5 Small Changes You Can Make Towards Eating Sustainably

5 Small Changes You Can Make Towards Eating Sustainably

It’s often overwhelming to think about all of the different changes in our lives that can make an environmental impact. It’s easy to lose yourself in thinking about all the major ways that society must act in order to save the earth for future generations, but you shouldn’t forget that even the smallest actions can start chain reactions that have huge effects on environmental sustainability. Some of the easiest little changes you can make have to do with food – what you’re eating and how you eat it. As it turns out, what you have for lunch has a lot more meaning than you’d initially think! Here are five small changes you can make towards eating sustainably and helping the environment.

Rich results on Google SERP when searching up 'eating beef'
Eating less beef reduces the need for cows to be slaughtered for food. Photo by Stijn te Strake on Unsplash

Eat Less Beef

Eating less meat in general will do wonders for the Earth’s health. But you can start even smaller and still make a big impact – just reducing your beef intake, specifically, can go a long way towards helping the environment! According to the BBC, 14 percent of all greenhouse emissions are caused by livestock breeding. Most of these emissions are made up of methane gas, which cows produce by belching. There are estimates that the average cow produces up to 500 litres of methane gas a day, way more than the average car! Eating less beef ensures less demand for the mass farming of cows, which will go a long way towards helping out with our current environmental burden.

Rich results on Google SERP when searching up 'fruits in season'
Buying in season reduces the demand for international shipping. Photo by philippe collard on Unsplash

Buy Fruits in Season

We’ve gotten used to being able to buy strawberries at the grocery store in January, thanks to the power of international shipping. But this convenience comes at a terrible cost for our Earth – transporting fruits and vegetables across the world creates a massive impact on greenhouse gas emissions. When you buy fruits and vegetables during the seasons that they are traditionally grown in your area – such as strawberries in spring, peaches in summer – you increase the chances that your fruit has been grown directly in or near your immediate area, rather than having been shipped or driven from across the continent or the globe, where the fruits are actually in season. It’s a great way to reduce your carbon footprint.

Rich results on Google SERP when searching up 'farmers market'
Buying from farmers’ markets ensures you’re supporting local agriculture. Photo by Anne Preble on Unsplash

Buy local from local farmers’ markets

As a companion to the previous recommendation, buying at least some of your groceries from a local farmers’ market is a great step towards living a more eco-conscious life. Buying produce grown locally means less demand for produce shipped internationally – which leads to fewer greenhouse gases being emitted into the atmosphere. You don’t have to buy all your groceries at the farmer’s market – you can start small, maybe with a bag of fruit or a carton of eggs. In addition to helping out the environment, you’re also supporting local businesses in your area. Two goals accomplished for the price of one!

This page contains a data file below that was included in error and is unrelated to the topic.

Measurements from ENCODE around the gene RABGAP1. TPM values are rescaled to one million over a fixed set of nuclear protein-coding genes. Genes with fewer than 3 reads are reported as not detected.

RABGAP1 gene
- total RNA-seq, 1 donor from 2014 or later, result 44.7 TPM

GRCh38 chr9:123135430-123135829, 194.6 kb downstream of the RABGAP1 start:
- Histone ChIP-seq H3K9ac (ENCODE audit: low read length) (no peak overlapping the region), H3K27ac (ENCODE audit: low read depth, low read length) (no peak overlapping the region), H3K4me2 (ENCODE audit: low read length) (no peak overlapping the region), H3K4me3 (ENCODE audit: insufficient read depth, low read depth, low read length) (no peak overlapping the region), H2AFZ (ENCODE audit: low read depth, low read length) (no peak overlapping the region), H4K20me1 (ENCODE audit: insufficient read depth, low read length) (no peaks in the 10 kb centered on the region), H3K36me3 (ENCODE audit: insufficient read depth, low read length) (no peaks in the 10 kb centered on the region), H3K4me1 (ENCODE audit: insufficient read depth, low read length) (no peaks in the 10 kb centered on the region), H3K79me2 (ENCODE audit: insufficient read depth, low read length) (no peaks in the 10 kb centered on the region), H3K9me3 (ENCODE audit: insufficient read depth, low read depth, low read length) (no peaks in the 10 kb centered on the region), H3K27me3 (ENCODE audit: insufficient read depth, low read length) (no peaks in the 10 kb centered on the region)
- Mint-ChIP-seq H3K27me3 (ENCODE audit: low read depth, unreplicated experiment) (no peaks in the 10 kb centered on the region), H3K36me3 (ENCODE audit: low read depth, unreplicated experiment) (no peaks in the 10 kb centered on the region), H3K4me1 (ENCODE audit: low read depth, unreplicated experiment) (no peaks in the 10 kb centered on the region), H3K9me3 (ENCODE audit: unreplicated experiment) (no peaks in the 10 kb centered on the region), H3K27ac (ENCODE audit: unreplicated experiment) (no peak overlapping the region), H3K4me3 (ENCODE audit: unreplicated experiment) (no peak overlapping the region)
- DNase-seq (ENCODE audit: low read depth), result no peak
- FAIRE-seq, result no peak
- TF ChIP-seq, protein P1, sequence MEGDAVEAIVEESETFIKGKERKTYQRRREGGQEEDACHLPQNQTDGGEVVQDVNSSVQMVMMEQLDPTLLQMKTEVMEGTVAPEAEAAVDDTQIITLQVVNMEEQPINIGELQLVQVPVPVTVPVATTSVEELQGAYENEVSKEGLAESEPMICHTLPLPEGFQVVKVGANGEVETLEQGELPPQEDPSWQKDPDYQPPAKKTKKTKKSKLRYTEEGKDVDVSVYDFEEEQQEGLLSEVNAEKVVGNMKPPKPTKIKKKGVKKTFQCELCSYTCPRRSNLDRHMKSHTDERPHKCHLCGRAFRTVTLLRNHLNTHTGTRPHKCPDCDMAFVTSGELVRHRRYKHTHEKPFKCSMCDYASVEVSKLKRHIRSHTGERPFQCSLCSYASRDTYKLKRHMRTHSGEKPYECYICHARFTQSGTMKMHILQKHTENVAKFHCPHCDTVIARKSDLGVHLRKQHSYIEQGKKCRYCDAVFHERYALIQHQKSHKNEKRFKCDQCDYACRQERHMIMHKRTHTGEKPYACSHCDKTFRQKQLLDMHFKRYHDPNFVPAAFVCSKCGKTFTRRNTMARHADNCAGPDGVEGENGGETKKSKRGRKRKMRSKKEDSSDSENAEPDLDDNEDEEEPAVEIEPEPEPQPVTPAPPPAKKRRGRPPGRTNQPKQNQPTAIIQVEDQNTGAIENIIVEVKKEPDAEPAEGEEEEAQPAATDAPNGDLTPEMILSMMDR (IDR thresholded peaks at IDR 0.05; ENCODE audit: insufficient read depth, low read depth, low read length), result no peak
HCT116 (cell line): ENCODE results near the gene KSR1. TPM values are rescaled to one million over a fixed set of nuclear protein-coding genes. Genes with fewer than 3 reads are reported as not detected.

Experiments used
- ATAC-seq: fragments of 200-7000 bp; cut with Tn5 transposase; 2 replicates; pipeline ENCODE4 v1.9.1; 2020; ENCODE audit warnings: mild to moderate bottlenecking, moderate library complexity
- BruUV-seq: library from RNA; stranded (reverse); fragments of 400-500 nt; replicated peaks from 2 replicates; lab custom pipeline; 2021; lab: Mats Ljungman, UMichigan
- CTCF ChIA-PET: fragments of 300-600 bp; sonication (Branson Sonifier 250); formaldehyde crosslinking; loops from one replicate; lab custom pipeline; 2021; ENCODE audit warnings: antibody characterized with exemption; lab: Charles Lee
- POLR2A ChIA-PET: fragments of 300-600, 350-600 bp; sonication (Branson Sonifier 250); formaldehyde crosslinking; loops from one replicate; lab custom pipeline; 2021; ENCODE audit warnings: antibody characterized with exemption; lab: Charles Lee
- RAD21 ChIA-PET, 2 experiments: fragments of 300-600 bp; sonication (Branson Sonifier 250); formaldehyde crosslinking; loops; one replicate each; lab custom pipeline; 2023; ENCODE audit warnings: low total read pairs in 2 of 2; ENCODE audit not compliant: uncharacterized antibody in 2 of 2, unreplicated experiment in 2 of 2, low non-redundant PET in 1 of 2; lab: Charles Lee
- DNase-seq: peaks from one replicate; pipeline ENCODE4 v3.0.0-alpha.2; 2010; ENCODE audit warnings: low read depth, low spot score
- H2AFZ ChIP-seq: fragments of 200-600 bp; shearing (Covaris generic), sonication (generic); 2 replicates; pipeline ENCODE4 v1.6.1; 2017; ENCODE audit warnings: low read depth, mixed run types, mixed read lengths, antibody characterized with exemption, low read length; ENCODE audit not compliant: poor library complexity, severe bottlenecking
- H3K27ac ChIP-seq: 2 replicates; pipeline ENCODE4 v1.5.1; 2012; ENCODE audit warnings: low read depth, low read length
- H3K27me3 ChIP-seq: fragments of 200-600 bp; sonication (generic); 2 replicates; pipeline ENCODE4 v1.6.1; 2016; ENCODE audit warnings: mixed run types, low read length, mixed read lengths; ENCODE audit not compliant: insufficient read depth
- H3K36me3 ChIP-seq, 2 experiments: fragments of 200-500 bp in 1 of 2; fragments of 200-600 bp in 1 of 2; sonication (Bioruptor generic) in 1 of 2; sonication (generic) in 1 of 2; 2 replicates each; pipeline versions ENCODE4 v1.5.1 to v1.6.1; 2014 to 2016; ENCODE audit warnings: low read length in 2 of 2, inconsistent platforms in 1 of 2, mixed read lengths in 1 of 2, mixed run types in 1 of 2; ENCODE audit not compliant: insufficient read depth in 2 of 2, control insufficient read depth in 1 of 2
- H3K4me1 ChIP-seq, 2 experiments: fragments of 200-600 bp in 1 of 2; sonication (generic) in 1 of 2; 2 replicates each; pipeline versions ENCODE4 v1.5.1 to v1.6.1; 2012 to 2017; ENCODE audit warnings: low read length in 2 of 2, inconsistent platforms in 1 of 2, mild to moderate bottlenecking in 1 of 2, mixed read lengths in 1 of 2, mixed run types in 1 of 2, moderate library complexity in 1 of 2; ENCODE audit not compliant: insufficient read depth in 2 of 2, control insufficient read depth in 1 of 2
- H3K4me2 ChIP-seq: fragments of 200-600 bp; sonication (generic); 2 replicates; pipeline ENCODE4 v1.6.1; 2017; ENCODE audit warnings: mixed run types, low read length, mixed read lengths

Rich results on Google SERP when searching up 'growing vegetables'
Growing your own vegetables isn’t as hard as it seems. Photo by Eco Warrior Princess on Unsplash

Grow some herbs and vegetables yourself

Why not take some time to yourself and start a little herb or vegetable garden? Growing your own reduces your own food waste, as well as demand for them to be shipped internationally.

Just like plants, growing certain herbs and vegetables is way easier than it seems! For example, take green onions. To regrow a green onion, all you have to do is leave the white ends of the green onion bulb in a glass of water. In just a few days, you will see the green stems emerge and regrow. You can keep slicing the tops off once they’ve gotten long enough, and the stems will continue to keep growing. Thus, you reduce the food waste you would have made if you’d just thrown the green onion ends away, as well as gaining some tasty new vegetables!

Rich results on Google SERP when searching up 'coffee cup'
Bringing your own coffee mug can replace thousands of cups. Photo by NATHAN MULLET on Unsplash

Bring your own coffee cup to cafes

A morning cup of coffee can be an anchor of peace in a busy workday. But you can make a big difference even with this small action by bringing your own reusable coffee cup or mug to your cafe of choice. Some cafes will even give you incentives to do this – some locations of Starbucks, for example, give you a 10 cent discount if you bring your own coffee cup! A demonstration by the Fundy Region Solid Waste Commission has shown that most single-use coffee cups are not biodegradable, due to the plastic lining inside the cardboard of the cup. Thus, most coffee cups are thrown straight into garbage landfills, making up a massive amount of waste! A reusable coffee cup can make up for potentially hundreds of single-use coffee cups being thrown into landfills. Such a small step can make a massive difference for the environment.

Of course, you don’t have to limit yourself to just coffee! You can use a portable mug for just about any drink: smoothies, milkshakes, and juices are all perfect for hot summer days. With these drinks, you can even go further in your mission of eating sustainably by using reusable metal straws instead of the plastic ones usually offered at cafes and restaurants. Not only are you making up for hundreds of cups, you’re replacing the straws that end up in landfills, too!

Leave a Reply